Independent Thinking Blog

3 Rules for Great Presentations

Anyone who has sat through a bad presentation knows what can go wrong. Maybe the speaker rambled on, or he spoke in a monotone. Maybe he read slide after slide. Or he punctuated every third word with an “er” an “um” or a “like.”

When your presentation sucks, it is about you. Make it about your story instead.

At an IABC/Washington meeting last week, John Gundlach said that most presentations fall flat because people spend all their time preparing and almost no time practicing. His rule of thumb: 60 percent preparation, 40 percent practice. In other words, if you are giving a speech (or drafting a presentation for your boss, a colleague, or someone else to give), you need to schedule in plenty of time for rehearsals.

Gundlach discussed the three principles of great presentations:

1. Preparation–Good presentations are about both the content and how you tell the story (which is also where “practice, practice, practice” comes in).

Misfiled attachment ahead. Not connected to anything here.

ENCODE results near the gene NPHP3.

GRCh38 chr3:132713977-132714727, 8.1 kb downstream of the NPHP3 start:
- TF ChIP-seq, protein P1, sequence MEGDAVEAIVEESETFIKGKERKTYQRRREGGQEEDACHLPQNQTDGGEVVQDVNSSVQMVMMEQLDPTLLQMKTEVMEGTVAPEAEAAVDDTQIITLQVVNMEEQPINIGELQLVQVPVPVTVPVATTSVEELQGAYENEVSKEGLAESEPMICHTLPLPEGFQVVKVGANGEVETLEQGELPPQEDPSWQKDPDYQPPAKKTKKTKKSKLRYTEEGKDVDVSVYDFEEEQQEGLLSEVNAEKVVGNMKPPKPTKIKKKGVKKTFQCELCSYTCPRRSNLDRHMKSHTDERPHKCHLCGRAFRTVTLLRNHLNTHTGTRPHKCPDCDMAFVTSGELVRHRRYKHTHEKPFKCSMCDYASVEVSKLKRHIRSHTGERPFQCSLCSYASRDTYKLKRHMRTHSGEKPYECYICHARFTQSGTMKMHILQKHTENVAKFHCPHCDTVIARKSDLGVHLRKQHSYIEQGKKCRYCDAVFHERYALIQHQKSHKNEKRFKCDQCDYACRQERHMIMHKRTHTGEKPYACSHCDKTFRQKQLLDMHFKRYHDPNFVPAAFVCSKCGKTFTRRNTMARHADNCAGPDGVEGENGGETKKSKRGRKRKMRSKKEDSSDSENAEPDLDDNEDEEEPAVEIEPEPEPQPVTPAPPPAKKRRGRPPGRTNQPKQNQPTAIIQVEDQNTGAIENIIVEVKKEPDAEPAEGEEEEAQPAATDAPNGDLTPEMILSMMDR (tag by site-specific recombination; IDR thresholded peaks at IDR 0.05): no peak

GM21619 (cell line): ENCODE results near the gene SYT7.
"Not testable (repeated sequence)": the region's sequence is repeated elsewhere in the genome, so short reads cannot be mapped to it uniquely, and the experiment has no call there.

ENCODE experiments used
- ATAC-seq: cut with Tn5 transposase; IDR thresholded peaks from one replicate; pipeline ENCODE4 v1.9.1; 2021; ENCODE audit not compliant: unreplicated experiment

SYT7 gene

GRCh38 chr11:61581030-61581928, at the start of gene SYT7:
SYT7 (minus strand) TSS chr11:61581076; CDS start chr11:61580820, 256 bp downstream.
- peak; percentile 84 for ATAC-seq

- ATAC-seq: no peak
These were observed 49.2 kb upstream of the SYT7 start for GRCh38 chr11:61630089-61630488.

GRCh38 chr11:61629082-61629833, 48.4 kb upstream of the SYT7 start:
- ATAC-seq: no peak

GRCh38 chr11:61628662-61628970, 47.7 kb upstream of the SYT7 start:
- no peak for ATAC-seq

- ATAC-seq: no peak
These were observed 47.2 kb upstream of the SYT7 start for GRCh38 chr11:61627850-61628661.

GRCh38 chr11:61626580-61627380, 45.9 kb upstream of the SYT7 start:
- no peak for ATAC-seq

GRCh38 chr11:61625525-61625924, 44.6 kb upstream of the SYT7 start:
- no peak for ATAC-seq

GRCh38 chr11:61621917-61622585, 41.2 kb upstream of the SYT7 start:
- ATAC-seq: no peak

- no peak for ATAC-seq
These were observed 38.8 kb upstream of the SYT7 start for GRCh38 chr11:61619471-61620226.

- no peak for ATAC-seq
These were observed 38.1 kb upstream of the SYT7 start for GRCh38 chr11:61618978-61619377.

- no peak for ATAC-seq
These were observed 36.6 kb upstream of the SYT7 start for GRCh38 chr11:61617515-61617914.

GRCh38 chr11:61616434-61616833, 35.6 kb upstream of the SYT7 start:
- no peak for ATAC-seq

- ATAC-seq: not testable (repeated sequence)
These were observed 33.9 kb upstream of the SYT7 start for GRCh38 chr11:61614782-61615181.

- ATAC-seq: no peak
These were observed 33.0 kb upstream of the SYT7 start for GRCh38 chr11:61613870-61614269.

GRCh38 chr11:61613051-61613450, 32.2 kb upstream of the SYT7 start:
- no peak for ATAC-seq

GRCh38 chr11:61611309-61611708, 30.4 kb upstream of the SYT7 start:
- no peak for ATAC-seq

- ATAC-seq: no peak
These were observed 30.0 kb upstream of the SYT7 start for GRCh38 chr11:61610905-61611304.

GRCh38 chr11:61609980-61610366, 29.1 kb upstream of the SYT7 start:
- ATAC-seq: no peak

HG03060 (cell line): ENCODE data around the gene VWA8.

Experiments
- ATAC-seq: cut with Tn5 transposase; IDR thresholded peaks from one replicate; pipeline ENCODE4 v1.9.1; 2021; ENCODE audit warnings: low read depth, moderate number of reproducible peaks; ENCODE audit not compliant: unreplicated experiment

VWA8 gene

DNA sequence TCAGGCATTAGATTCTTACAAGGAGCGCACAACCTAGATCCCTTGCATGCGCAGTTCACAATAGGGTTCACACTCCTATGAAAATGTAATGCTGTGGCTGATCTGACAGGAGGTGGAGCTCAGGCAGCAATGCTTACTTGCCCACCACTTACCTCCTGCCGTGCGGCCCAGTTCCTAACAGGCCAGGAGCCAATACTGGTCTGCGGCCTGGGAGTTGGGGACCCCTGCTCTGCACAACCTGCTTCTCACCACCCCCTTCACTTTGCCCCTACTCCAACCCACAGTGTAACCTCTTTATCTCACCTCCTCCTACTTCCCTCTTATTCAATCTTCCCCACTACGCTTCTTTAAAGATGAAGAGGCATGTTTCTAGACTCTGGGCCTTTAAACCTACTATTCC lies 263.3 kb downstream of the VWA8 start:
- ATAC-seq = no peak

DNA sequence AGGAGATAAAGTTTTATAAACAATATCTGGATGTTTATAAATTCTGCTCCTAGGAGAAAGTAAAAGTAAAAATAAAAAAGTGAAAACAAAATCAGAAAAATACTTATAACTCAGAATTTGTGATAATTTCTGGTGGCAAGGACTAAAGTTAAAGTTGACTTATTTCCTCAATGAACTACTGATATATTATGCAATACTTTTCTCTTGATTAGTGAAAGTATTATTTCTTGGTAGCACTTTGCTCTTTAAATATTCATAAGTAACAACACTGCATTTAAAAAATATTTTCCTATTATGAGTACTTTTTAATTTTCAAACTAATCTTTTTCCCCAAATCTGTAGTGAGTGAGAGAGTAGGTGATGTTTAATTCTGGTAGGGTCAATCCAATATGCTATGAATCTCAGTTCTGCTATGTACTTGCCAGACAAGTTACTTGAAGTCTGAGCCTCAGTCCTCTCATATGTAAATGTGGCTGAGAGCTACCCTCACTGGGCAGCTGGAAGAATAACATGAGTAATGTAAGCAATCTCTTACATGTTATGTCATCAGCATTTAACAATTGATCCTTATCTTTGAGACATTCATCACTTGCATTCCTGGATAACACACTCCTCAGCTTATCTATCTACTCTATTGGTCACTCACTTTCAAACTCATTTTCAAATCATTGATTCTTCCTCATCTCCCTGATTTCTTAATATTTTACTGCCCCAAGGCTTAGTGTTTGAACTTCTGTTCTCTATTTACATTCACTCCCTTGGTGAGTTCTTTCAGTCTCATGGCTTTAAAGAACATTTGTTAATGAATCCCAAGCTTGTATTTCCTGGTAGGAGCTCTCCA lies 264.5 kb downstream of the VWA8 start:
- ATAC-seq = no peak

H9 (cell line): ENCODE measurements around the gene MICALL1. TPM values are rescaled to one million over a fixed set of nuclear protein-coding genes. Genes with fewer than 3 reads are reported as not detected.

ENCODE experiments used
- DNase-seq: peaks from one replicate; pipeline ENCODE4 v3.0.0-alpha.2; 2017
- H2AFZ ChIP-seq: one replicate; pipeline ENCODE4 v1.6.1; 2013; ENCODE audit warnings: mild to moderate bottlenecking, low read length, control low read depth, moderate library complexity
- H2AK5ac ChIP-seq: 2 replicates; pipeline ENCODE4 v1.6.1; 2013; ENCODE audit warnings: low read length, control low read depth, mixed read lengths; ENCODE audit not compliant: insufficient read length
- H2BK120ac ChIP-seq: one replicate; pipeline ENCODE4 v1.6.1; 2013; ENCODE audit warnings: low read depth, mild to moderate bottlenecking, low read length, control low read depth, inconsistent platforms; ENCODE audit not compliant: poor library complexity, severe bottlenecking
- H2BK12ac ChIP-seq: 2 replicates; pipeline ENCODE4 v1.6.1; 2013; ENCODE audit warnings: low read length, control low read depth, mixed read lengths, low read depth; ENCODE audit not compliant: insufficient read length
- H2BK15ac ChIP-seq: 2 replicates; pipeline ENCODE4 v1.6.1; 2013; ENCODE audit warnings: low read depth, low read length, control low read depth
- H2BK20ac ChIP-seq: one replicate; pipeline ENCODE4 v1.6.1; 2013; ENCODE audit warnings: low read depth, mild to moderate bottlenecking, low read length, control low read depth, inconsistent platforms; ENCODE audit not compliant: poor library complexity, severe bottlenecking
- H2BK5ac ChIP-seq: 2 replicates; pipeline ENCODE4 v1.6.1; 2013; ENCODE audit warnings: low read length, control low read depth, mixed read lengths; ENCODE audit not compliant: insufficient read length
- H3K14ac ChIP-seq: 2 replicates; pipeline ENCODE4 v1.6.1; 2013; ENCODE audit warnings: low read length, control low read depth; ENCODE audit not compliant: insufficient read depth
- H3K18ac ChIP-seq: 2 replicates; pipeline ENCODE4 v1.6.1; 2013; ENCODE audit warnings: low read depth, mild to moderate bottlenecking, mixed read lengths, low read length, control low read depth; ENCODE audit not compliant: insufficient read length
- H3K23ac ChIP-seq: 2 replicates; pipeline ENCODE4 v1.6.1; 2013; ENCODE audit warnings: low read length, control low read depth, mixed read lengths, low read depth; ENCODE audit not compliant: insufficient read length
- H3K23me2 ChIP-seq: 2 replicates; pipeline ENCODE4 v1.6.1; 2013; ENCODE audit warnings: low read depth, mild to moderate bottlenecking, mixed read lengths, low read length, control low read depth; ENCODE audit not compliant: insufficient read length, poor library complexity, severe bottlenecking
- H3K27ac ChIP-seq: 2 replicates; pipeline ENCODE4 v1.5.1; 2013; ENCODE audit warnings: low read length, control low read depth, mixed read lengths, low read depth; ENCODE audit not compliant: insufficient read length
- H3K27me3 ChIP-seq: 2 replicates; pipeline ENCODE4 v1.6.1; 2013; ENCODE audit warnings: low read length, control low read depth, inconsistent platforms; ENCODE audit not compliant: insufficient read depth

2. Performance–The most important element of any presentation is the presenter, so it’s important that you “engage the audience, be real, act confidently, and be in the moment.” Gundlach cited statistics to back up his point: the audience pays only minor attention to your words (7 percent); the bulk of the focus is on tone (38 percent) and your visual look (55 percent).

3. Persuasion–A presentation is a transfer of emotion, so it’s important that you bring your passion in order to engage your audience. Gundlach suggested that it’s useful to network beforehand so that you’re formed  personal bonds before you take the stage. (It also makes you human and approachable, which is certainly something I appreciate in a speaker.)

What have you learned from sitting through good (and bad) presentations?

Photo by Jon-Eric Melsaeter (Flickr).

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